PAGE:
BLOG: Explaining Penn State to a 4-year-old

If you're having trouble wrapping your mind around what is happening at Penn State, just try explaining it to a 4-year-old.

A conversation this morning with my 4-year-old.

I stepped out of the car for 30 seconds, just long enough for our 4-year-old daughter to hear the beginning of NPR's report from Penn State University, where for five days the horrific details of a child-sex-abuse scandal and cover-up have been brought to light.

Late Wednesday night, the university president and legendary football coach Joe Paterno were removed by the school's Board of Trustees. Students and members of the community took to the streets to protest. Now our 4-year-old was hearing the details. I turned off the radio, and this is what came next:

4-year-old: Daddy?

Me: Yes?

4-year-old: Are they talking about football?

Me: Yes.

4-year-old: Where?

Me: At Penn State.

4-year-old: Is that who we saw play the Hawkeyes in field hockey?

Me: It is.

4-year-old: What's happening?

Me: Where?

4-year-old: What's happening at Penn State?

Me: Well, a lot of people are in trouble. And their football coach can't coach there anymore.

4-year-old: The old one?

Me: Yes.

4-year-old: What did he do? He can't be their coach anymore?

Me: Right.

4-year-old: What did he do?

Thinking ... thinking ... thinking ...

4-year-old: Daddy, what did he do?

Me: Well, he knew someone was doing something really bad, and he didn't do enough to stop it.

4-year-old: What did someone do that was really bad?

Me: Uh, well, um ... steering focus back to Paterno ... The coach knew that someone was doing something bad, so he told someone about it, but he didn't tell enough people about it. He could have made sure the bad person got in trouble, but instead he didn't do anything.

4-year-old: Did he tell someone?

Me: Yes, he told someone.

4-year-old: Why is he in trouble?

Me: Because he could have done more to help. He could have done A LOT more to help, and he didn't. So now he can't coach anymore.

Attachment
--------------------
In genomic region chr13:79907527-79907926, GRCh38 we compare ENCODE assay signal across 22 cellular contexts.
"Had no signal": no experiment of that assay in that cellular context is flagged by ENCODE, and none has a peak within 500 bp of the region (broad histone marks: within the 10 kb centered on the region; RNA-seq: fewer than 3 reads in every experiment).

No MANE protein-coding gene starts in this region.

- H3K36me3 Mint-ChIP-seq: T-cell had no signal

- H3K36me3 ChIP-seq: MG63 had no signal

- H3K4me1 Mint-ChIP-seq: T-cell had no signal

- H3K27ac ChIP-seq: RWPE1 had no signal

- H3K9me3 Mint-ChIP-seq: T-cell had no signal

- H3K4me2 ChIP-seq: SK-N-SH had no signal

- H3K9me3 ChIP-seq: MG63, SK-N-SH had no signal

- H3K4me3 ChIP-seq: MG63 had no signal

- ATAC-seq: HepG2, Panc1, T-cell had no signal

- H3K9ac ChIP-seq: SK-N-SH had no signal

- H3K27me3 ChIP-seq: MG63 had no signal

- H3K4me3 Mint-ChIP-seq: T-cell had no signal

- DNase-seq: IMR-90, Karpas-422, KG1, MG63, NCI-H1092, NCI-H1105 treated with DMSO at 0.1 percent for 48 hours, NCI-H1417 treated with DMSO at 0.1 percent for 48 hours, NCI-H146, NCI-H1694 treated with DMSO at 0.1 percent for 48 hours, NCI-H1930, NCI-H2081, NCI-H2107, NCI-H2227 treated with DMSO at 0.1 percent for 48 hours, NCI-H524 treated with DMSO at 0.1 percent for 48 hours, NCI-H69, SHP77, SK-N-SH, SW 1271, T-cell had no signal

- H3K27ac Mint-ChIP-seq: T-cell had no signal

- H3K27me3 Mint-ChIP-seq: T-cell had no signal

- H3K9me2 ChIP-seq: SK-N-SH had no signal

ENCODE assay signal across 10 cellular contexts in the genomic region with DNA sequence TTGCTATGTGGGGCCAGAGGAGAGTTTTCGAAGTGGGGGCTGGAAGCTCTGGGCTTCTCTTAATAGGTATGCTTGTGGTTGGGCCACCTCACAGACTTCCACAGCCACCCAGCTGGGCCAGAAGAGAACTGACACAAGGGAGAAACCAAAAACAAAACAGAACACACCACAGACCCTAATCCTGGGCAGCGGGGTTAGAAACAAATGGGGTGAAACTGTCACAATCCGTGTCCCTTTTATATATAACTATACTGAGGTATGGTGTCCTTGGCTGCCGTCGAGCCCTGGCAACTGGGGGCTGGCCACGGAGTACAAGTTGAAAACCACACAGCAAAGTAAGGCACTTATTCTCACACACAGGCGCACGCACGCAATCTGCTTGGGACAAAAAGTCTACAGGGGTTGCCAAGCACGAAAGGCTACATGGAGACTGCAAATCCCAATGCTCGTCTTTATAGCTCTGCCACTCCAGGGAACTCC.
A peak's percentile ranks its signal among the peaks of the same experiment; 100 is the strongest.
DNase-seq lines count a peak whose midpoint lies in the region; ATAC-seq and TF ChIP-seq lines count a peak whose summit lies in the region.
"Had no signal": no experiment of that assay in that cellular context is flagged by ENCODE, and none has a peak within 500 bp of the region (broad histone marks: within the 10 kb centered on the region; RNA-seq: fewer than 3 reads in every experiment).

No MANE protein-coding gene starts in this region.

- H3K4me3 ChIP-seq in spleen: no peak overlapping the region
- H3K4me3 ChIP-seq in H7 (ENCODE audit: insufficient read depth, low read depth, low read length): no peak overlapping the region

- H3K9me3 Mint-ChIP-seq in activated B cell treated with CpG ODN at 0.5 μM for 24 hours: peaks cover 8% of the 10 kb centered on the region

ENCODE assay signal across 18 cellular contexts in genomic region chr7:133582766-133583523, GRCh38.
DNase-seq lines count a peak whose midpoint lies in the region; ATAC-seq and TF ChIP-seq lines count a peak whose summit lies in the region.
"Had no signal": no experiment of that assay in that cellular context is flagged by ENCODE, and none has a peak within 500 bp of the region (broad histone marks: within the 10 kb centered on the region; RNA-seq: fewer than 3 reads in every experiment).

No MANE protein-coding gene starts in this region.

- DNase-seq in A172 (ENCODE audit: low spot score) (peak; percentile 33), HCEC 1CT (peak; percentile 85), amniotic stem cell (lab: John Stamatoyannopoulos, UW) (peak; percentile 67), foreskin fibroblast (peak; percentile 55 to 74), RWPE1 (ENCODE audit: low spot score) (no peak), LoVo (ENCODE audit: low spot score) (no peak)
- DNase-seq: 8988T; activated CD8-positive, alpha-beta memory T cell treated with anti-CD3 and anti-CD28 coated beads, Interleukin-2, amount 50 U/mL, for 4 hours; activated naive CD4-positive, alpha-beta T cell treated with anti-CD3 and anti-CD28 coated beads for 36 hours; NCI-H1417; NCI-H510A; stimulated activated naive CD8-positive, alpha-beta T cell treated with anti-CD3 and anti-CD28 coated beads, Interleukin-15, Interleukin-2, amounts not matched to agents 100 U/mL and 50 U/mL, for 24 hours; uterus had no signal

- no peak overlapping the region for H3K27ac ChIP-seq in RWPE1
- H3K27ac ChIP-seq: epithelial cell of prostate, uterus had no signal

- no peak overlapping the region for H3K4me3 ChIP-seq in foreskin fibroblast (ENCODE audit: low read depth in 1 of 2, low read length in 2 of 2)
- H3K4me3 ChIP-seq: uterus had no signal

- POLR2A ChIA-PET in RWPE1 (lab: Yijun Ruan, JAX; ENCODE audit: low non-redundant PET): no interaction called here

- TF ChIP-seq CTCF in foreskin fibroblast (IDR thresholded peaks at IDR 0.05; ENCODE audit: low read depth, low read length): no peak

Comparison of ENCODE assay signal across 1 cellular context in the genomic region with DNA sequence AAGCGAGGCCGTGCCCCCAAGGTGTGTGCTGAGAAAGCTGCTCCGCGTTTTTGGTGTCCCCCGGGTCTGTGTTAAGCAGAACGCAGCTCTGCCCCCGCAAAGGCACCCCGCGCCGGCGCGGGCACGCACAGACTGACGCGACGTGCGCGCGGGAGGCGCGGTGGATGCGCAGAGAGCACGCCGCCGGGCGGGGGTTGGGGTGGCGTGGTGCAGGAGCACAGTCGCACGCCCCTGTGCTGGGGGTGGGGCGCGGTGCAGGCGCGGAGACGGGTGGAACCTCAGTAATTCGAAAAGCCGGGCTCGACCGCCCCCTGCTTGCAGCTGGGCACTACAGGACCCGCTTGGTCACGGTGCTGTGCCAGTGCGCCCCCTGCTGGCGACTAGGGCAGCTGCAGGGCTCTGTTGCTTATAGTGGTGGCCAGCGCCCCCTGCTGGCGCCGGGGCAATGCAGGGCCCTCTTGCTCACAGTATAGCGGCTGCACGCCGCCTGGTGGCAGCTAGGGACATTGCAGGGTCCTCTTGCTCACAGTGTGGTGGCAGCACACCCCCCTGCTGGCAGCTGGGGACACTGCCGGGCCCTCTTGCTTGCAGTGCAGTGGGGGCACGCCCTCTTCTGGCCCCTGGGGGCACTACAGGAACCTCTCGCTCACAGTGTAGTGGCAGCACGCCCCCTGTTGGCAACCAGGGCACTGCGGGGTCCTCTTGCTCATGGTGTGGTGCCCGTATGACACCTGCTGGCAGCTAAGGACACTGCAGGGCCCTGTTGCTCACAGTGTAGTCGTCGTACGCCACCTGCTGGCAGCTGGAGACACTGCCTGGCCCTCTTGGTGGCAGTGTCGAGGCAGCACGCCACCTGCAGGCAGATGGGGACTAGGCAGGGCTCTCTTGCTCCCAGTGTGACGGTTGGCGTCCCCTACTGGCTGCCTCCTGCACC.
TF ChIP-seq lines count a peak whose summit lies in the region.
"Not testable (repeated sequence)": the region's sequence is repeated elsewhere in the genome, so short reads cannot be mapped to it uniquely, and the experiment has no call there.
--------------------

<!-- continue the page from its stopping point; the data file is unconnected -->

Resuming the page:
4-year-old: Why?

Me: Because it's our job -- it's everyone's job -- to do the right thing and help people, and when you don't do that, sometimes you get in trouble.

4-year-old: Is Marvin McNutt younger than (Marcus) Coker?

Me: No. Marvin McNutt is older.

4-year-old: Oh. ... So the old person isn't the coach anymore?

Me: No, not anymore.

4-year-old: Oh.



Me: Because he didn't help when he should have.

4-year-old: Did anybody else get in trouble?

Me: Yes.

4-year-old: Why?

Me: Why what?

4-year-old: Why did they get in trouble?

Me: For the same reason, honey. They all knew there was someone doing something really bad, and nobody stopped him.

4-year-old: Why did nobody stop him?

Me: I don't know, honey.

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Angie November 10, 2011 at 05:22 PM
I've been nervous that we'll have the same sort of conversation, given my NPR-listening habits and the curious minds of my 7- and 4-year-olds. I really want to listen to the commentary, but have been turning it down when the kids are in the car. You did a good job.
Emily C November 10, 2011 at 06:19 PM
I agree with Angie, very nicely handled. As a side note, it's interesting that conversations with my 4-year-old go almost exactly like this. Lots of why, a few totally random questions/comments, then back to the "big" topic. Anyway, I can't listen to NPR in the car anymore. I feel like back in the day, they talked about discovering new planets and life forms and interesting information about people and places and things. Now it's war and death and unspeakable acts every time I turn it on, and I hate listening to it, much less explaining it to my kids. Maybe it's always been this way and I'm more sensitive now. It's nicer to just talk to them, anyway.
Stephen Schmidt November 10, 2011 at 06:45 PM
Dave, I think your daughter would have done a better job than some journalists did at the Penn State Board of Trustees press conference last night :)
Dave Schwartz November 10, 2011 at 06:48 PM
Wasn't that pathetic? What bothers me the most is that media from outside Pennsylvania did a great job with the story. It was the locals, who are too close to Paterno apparently, who were out of hand. But that's all the public saw: a bunch of idiots screaming about conspiracies and supposed injustices.
B.A. Morelli November 10, 2011 at 08:00 PM
One "journalist" tried to pin down the trustee by saying something like 'isn't it true you've been gunning for Paterno since 2004 and you were just waiting for something like this to come along so you can get rid of him. That's what my source told me.' Geez... amateur hour.


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